Why Is A Lead Acid Battery used?
For years, the battery of choice for boat motors has been the lead-acid type. New technology will someday lower lithium battery prices, and boaters will change over to the latest technologies. In the meantime, boat owners will continue to be stuck with the old, heavy lead-acid batteries we use today.
At this point, they are still the least expensive source of energy available. We have to take care of the battery to get the most out of it and make sure it has enough stored power when we need it. You can’t start your engine or operate the lift motor with a dead battery.
PWS recommends the Interstate deep-cycle Marine Battery line.
We will be discussing boats running 12 and 24-volt battery systems to power a boat or a lift motor in this post.
How do you know if a battery has a full charge?
A fully charged battery, not connected to anything, will read 12.8 volts. A battery at half charge reads 12.2 volts, and a dangerously low unit will read 11.8 volts. It leaves little room for error with readings that close together. Keeping your boat battery charged is vital.
What happens to a less than fully charged battery?
Lead-acid batteries will discharge over time. The damp, cool environment of a boat only accelerates the process. If left in a discharged state, they have a high chance of having permanent damage – at the very least, shortening its lifespan.
Just because there are no moving parts doesn’t mean that it cannot be damaged and fail. Individual cells within a battery may collapse, rendering the entire battery useless.
Some form of charging system is mandatory for every battery. The charging system isn’t just a matter of buying the cheapest, smallest charger from a local auto shop. A charger like that usually won’t make it through the first season in a marine environment.
Like everything else that has to work on your boat, It’s needs to be designed specifically for these conditions. The best brands understand this and make their product accordingly.
A 10 amp charger shoved ten amps into your battery in the old days – whether it needed it or not. If you left it plugged in, you run the risk of ‘cooking’ the cells dry. The water evaporates, and the cells short out.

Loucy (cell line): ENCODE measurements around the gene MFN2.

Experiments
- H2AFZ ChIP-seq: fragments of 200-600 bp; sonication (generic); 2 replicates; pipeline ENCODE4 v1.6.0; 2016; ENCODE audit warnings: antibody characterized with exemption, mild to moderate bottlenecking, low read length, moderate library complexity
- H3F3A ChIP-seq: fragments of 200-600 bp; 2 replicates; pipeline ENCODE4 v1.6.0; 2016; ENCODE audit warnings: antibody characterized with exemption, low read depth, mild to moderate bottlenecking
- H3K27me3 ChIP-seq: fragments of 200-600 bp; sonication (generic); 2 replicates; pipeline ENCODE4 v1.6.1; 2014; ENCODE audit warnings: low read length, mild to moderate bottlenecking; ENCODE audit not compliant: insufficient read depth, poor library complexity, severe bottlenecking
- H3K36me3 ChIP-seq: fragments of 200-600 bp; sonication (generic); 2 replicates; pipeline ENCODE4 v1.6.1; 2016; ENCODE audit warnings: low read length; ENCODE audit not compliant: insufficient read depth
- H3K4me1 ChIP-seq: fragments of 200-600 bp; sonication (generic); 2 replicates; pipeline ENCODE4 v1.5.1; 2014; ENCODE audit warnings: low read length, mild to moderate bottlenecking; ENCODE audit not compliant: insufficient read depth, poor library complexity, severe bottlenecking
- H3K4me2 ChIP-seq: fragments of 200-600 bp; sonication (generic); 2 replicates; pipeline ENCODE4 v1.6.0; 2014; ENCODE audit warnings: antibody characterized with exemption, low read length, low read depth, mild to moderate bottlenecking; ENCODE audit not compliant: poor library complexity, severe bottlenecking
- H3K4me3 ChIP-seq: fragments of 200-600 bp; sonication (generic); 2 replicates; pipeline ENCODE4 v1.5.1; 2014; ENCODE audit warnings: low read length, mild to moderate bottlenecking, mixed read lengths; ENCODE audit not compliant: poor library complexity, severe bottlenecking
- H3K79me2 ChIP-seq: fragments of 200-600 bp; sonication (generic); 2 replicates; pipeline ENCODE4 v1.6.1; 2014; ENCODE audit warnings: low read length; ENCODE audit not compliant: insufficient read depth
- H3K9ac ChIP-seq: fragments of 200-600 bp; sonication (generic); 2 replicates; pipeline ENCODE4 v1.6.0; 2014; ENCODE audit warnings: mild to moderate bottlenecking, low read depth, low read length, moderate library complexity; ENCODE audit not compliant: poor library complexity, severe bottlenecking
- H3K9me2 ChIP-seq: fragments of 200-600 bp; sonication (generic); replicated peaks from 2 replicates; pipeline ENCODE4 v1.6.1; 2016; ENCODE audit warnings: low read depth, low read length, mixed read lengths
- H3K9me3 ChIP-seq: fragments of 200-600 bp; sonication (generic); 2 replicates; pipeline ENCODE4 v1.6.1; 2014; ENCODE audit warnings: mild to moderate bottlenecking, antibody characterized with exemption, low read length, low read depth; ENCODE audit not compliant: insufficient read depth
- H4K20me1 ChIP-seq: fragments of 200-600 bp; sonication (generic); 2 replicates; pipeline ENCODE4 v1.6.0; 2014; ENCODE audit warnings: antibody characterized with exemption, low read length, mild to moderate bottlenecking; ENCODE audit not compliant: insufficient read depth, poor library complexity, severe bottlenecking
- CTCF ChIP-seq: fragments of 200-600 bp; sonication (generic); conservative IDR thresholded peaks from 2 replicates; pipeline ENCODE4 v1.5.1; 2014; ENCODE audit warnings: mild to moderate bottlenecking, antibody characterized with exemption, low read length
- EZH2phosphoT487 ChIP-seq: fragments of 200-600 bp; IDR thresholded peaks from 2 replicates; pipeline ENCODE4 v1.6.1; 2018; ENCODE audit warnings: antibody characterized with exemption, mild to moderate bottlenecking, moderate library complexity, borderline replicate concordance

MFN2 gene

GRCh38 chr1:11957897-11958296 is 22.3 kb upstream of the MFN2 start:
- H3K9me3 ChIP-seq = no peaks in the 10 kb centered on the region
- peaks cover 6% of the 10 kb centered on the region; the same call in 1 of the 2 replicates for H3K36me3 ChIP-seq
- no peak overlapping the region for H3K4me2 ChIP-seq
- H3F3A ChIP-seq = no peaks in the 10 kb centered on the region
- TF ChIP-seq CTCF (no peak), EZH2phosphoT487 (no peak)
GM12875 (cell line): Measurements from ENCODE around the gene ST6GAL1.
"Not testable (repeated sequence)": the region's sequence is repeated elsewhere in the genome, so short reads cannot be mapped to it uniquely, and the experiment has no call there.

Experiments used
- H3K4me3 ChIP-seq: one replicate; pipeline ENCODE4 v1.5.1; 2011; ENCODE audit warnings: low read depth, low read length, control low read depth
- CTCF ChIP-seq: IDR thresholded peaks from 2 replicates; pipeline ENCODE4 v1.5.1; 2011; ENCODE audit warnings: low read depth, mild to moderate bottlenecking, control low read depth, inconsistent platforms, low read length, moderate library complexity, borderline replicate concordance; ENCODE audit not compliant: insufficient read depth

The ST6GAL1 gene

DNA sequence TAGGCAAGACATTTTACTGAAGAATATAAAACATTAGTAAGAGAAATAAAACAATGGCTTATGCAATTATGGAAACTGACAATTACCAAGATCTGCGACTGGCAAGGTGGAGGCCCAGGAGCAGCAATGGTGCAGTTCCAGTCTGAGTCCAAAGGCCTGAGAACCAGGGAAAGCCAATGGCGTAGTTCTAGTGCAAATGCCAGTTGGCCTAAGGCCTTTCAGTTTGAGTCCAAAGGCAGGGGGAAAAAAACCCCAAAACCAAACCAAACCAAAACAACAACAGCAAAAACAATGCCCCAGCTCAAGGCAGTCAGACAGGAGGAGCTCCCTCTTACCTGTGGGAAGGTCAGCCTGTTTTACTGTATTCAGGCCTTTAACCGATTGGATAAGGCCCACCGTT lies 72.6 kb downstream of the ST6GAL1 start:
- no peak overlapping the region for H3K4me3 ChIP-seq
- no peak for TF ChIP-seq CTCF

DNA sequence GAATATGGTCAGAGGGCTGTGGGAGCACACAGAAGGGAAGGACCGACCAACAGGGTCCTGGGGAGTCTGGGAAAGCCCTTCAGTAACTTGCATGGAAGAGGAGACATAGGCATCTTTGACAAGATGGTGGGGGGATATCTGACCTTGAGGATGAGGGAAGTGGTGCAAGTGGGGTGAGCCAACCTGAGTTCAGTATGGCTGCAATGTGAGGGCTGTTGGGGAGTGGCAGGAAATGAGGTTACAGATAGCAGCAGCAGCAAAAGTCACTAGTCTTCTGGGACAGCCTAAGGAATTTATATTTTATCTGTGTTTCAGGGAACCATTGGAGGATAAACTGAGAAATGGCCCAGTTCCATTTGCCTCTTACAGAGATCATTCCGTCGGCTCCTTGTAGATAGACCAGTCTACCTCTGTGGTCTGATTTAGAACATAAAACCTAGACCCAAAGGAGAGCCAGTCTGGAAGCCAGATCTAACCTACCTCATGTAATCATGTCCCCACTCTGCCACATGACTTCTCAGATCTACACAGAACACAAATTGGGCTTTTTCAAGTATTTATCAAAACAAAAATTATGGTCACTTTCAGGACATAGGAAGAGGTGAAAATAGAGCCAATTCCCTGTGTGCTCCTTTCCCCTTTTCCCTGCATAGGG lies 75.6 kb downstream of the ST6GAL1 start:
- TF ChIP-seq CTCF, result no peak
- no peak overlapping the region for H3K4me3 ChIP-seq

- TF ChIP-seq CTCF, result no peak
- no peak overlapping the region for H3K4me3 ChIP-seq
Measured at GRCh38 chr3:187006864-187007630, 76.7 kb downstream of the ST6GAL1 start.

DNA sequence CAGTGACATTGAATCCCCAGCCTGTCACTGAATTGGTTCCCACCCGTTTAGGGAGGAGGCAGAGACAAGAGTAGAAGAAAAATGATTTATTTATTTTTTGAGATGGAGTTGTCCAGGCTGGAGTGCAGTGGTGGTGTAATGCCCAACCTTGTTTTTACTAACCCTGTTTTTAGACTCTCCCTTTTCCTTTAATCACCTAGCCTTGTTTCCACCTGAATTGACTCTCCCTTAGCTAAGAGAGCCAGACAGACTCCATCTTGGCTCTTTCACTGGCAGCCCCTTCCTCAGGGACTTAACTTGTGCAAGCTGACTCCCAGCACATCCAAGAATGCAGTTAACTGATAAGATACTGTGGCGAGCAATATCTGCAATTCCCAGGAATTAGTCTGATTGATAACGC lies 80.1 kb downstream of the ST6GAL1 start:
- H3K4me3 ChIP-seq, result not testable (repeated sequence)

The advent of “staged” chargers changed all that. The staged chargers (like solar chargers) were designed to be attached 24/7. The chargers cycle through a series of steps that condition the battery and prolong its life. The proper charger will pay for itself the next time you don’t have to replace your batteries.
Trickle chargers are great for motorcycle or jet ski batteries. However, an average-sized boat battery requires extra “Umph” if used frequently. Even the deep cell marine battery needs charging after use. Opinions vary but don’t waste your time with anything less than a 10 amp charger.
WHAT SIZE CHARGER DO I NEED?
Do you have two batteries for operating a lift motor? A regulator will spread the charge between the batteries as each battery becomes fully charged.
As a side note, using (2) deep cell marine batteries will increase the speed of the boat lift mechanism. Sorry, it will increase the speed but not by 2x.
Solar panels are a completely different discussion. Their progress has been steadily improving efficiency. Each year there are improvements to their performance.
Keeping your Battery Terminals Clean
Keep your batteries clean – particularly the terminals.
There are liquids and sprays to protect your terminals from corrosion. These liquids will also safeguard any connections mounted to the terminals—no more of that nasty green stuff.
Keeping the terminals clean will keep a good flow of electricity to those motors when they need it. These liquids and sprays will also make it easy to remove your batteries should the need arise.
MY MOTOR WON’T START – How do I know if it’s a bad battery connection?
Like a car in the middle of winter, if you get a stuttering sound when trying to start your boat, it means the connections at the battery need cleaning. Continuing to try to start the motor will only draw down the battery power further. Watch for the lights dimming when you try to start the engine. A corroded connection will cause the lights to dim.
Hopefully, this information gives you a better understanding of batteries and makes your boating life easier and more enjoyable.
Where can you find Pier & Waterfront Solutions?
Pier & Waterfront Solutions, 7325 St. Hwy 57, is located 3 miles south of Sturgeon Bay. Go 1 mile PAST the intersection with County MM (heading north). Look on the right at the intersection of Idlewild Road and Hwy 57.
Pier & Waterfront Solutions remains “open” year-round.
The Covid-19 virus is waning. We hope people will continue to get the vaccine to help stop the spread of this deadly virus. We will continue to conduct as much business as possible by email, text, or phone to do our part to keep people safe.
Site visits continue as usual. When making in-person contacts, we follow “social distancing” guidelines when possible by doing any face-to-face contact outdoors.
PWS display yard – OPEN 24-7
PWS‘s display area is always open for you to examine at your leisure. All displays available for sale have a numbered, red tag on them. Want more information on something you saw in our yard? Please reference that number when you inquire.
PWS provides estimates by email to make the process faster, safer, and paperless.
Call, message, or email Jerry with any questions.